They can have the best deals in town, a variety of tools and gadgets and all the shenanigans on Earth, with their attitude, they can eat the peanut out of my shit.
Now, 10-minute's walk away from this shop, the scenario was entirely different.
I went to an outlet owned by Kean Seng Heng (KSH Bikes) and the service people there are from a different planet.
This is like comparing fire and ice.
For a posh joint, I was surprised and humbled with their courtesy and attention given.
Even for asking, I get a smile and Herbert, the guy who took my inquiry, was kind enough to show me around.
In terms of sale, this guy got my vote.
The other shop may have everything lined-up for success, but if they expect me to kiss their owner's saggy ass, they can forget about it.
If there is a business model that can be expanded, the KSH retail chain would have a lot of prospect.
At the end of the day, its how you treat people that makes the difference.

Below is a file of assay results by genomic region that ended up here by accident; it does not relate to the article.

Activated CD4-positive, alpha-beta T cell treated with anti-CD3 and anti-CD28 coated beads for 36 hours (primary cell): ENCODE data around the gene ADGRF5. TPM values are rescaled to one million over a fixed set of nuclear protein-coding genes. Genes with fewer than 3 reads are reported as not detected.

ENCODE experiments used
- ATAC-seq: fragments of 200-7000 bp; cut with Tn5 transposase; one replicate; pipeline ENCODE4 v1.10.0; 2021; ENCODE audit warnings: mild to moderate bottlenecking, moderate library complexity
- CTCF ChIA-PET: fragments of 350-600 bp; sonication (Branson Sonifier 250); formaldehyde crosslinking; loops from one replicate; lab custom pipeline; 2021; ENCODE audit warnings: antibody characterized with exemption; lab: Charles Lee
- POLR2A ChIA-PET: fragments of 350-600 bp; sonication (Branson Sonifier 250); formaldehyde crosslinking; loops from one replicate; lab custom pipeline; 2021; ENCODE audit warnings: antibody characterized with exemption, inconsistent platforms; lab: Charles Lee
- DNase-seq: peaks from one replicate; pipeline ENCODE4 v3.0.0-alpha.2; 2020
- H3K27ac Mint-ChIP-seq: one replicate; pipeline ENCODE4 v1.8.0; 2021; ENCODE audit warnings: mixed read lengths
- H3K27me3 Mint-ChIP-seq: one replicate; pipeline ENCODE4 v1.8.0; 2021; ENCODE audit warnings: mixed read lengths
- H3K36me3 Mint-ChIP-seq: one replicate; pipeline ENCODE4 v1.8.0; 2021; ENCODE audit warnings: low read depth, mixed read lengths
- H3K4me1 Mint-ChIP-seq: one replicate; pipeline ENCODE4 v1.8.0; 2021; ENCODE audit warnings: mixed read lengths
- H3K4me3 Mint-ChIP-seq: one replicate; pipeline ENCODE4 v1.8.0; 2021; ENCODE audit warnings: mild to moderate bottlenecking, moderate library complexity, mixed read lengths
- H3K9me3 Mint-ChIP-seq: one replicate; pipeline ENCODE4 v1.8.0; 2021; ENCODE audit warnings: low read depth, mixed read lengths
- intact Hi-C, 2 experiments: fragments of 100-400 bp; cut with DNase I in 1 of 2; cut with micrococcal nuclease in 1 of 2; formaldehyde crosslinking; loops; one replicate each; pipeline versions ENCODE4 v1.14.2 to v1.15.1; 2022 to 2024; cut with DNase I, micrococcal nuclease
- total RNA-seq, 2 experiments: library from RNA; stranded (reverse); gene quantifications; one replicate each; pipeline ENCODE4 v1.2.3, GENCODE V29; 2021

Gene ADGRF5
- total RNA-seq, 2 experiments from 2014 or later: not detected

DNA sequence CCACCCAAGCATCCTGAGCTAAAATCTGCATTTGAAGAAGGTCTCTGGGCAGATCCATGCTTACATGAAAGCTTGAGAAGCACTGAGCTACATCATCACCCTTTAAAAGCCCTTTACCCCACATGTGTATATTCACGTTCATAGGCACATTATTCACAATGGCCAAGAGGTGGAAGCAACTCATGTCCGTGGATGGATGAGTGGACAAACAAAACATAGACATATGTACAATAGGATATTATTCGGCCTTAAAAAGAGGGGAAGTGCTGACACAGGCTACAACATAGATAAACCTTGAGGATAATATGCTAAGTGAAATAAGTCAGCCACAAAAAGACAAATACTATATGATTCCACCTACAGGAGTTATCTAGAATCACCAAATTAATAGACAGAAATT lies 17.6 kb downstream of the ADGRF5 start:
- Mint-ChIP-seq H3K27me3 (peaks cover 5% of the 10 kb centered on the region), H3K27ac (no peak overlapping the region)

Sunday, October 10, 2010

Dahon Folding Bike Club KL City Ride 101010

Michelle and I got up really early this morning to join a city ride with some members of the Dahon Folding Bike Club of Kuala Lumpur.
We folded and packed our Dahon bicycles: a Speed P8 and Curve D3 onto our car before heading out to the Bukit Aman carpark in Kuala Lumpur.
The journey took about 20-minutes and when we reached the place, it was already full with cars.
It didn't take much effort to set up the bikes and just when we were done, Uncle Wee, one of the members arrived with his spanking new Speed P8 which is a 2010 model.
There were some noticeable improvements on the bicycle especially its rear deraileur and a basked attachment on its headset.
Wee bought they bicycle after he was offered a 20% discount at Rodalink's latest outlet in Bandar Botanic, Klang.
Later, Mior Aizuddin, another rider arrived at the scene followed by his boss Ng Sek San, a renowned architect.
I also saw a group of ladies with their GT folding bikes and had a glance of  Zakaria, one of our members who rode his new Speed TRP8 (modified tourer) and his son who rode a Red Curve D3.